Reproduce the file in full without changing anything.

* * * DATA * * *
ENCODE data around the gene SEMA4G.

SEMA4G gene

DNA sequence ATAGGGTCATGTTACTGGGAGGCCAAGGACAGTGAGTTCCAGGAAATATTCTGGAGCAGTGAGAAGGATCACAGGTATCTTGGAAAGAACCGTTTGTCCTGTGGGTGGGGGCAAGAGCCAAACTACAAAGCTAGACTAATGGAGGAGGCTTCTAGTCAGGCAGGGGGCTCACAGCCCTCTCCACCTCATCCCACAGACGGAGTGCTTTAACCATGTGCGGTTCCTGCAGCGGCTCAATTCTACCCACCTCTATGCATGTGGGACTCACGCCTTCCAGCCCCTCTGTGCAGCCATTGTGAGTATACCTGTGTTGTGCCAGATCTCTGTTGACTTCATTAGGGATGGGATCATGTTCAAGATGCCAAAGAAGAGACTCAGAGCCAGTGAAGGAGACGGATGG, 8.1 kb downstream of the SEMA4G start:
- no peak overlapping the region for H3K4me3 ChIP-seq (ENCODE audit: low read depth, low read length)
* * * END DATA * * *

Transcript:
ENCODE data around the gene SEMA4G.

SEMA4G gene

DNA sequence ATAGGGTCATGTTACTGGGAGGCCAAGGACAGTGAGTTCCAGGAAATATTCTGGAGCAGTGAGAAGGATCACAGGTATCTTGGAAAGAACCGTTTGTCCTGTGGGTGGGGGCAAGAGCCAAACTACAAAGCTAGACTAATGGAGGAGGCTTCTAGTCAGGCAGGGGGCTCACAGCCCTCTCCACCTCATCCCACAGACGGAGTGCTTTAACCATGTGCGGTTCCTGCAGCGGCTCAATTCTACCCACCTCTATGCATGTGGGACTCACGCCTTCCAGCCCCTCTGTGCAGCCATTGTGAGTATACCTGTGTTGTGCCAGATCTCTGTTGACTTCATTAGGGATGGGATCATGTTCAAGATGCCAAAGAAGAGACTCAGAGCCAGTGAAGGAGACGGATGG, 8.1 kb downstream of the SEMA4G start:
- no peak overlapping the region for H3K4me3 ChIP-seq (ENCODE audit: low read depth, low read length)